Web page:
The Sampur refugees sweltering in their tin roofed temporary homes reveal both the duplicity and concealment of the government and the failure of the media who distracted by various other issues have failed to follow up on this painful but profoundly important case.

Eastern Tamils; a peoplein decline

Ultimately the reality of Batticaloa today is complex. There is the clear reality of development programmes and investment but also the reality that displacement destruction and death have damaged the region’s people, particularly its Tamil people, almost beyond repair.

North of the town in recently ‘cleared’ villages rent by the tsunami and the war the situation remains bleak. The land is parched from months of drought, the remaining water resources are barely adequate all the talk is of emigration and escape.

The inescapable reality is that the Tamils of the east are a people in decline. Literally so as their numbers continue to dwindle as the Sinhala and Muslim population of the east expands. Sinhala villages line the road from Polonnaruwa almost to Valaichchenai and Muslims dominate the coast from Kattankudi to Kalmunai and beyond.

An accurate census would almost certainly reveal that Muslims are in fact the largest ethnic group in the province. The thambis or ‘little brothers’ are now the dominant ethnic group in the east and Tamils now struggle even to constitute the largest minority group.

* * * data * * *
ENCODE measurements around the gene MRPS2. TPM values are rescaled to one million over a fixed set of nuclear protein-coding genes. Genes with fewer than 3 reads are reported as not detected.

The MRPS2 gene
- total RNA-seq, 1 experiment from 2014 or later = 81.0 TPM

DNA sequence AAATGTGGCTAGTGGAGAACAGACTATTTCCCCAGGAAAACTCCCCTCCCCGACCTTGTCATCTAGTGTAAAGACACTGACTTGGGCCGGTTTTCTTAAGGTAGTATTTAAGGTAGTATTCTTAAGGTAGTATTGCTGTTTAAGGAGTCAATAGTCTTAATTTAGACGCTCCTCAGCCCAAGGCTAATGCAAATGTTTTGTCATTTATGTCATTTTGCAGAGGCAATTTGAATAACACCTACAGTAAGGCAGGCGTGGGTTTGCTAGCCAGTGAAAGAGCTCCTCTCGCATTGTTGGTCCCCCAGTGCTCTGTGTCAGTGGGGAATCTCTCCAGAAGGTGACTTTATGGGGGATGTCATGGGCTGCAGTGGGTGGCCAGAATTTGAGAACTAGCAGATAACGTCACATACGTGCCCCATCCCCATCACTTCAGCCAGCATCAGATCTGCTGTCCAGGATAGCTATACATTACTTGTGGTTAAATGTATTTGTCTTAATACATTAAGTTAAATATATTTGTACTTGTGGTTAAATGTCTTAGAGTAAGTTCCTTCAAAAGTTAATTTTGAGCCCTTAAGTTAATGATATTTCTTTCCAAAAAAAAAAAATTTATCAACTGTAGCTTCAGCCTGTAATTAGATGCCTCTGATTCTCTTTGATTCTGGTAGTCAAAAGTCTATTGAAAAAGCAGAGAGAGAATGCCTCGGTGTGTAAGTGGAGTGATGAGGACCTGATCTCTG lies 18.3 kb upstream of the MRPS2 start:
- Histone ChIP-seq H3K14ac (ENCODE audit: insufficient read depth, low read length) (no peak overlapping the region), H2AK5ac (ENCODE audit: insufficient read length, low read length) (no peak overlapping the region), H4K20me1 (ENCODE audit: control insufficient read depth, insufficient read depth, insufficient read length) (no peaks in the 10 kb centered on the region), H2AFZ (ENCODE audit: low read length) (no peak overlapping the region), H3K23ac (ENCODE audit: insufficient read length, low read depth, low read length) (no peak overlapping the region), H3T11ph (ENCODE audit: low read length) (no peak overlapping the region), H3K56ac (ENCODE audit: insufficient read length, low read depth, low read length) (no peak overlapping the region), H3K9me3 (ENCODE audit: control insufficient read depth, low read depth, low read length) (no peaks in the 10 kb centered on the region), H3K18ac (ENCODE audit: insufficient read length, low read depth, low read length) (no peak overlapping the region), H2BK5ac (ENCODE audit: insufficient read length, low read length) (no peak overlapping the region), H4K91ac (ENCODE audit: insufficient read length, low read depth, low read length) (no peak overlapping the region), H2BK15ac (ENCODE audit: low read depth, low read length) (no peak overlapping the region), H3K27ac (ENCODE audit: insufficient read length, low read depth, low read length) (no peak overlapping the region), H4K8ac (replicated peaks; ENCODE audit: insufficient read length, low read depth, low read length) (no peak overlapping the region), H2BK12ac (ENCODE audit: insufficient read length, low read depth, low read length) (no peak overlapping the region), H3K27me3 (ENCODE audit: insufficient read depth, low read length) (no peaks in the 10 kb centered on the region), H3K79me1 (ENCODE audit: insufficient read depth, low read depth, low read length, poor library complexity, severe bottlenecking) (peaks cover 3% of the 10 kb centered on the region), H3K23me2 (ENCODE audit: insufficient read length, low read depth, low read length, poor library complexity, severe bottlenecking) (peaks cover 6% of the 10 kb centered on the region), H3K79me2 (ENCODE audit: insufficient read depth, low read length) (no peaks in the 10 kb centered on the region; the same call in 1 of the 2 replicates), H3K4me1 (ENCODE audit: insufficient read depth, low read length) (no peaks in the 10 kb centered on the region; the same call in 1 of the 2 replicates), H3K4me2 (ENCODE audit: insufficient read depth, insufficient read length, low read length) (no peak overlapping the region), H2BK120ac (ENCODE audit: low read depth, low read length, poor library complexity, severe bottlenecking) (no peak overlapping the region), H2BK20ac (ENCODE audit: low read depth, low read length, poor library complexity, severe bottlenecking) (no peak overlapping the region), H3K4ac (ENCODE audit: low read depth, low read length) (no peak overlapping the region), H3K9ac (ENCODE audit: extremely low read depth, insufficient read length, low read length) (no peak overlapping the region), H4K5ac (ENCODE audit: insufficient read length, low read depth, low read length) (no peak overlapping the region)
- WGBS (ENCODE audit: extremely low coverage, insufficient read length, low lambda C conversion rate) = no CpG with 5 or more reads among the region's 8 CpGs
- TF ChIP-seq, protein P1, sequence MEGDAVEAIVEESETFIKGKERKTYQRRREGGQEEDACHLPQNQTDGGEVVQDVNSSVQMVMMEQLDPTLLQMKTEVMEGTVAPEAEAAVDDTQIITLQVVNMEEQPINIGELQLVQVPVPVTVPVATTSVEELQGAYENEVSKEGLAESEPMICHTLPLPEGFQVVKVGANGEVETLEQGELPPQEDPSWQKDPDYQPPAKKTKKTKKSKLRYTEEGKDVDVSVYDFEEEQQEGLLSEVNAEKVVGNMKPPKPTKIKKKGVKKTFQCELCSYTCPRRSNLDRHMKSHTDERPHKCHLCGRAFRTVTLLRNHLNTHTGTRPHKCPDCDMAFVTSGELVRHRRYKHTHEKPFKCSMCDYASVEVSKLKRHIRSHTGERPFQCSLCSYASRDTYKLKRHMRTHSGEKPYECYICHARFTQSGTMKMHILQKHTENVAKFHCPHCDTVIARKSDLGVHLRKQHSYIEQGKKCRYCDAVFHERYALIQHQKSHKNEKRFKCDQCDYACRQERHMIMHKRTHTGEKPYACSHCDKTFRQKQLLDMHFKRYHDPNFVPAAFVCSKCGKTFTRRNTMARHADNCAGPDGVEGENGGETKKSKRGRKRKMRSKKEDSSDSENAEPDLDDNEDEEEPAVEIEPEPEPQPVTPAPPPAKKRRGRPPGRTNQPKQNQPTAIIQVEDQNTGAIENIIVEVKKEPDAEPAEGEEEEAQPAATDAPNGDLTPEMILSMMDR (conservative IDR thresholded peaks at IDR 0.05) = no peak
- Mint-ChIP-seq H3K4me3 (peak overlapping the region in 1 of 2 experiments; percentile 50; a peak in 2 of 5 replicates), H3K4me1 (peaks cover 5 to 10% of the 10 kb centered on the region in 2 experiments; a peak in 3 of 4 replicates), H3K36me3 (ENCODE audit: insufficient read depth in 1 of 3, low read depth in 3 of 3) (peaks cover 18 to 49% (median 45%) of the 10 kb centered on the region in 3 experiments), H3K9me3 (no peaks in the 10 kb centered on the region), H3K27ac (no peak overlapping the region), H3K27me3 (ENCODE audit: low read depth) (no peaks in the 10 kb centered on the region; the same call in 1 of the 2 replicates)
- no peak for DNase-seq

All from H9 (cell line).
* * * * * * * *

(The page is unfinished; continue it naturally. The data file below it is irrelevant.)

Separatism and autonomy are no longer even a remote possibility for a people who after decades of armed struggle are now a minority in a province they once claimed as their own.

Peace and the end of separatism must be a relief for any and all those who are truly fond of this ancient island but that one of the east’s cultures appears to be disappearing gradually pushed by emigration, disenchantment and despair into insignificance can only be a source of sadness,

For now in the evenings the air in the centre of Batticaloa town is still perfumed. Thick with incense as burning camphor is offered to the gods – as it has been for over thousands of years. But how much longer these rituals will persist in the face of the inexorable demographic and economic changes now gripping the east is difficult to predict.

And the best advice for those looking to understand the multifaceted and complex reality of this island’s most complex and fascinating province is visit now. Visit often. Fantastic roads and fabulous new intercity trains will take you there. Second class Colombo-Batticaloa train tickets on the comfortable newly donated Chinese intercity express start from Rs. 500 and you can roll into Batticaloa on the wheels of progress.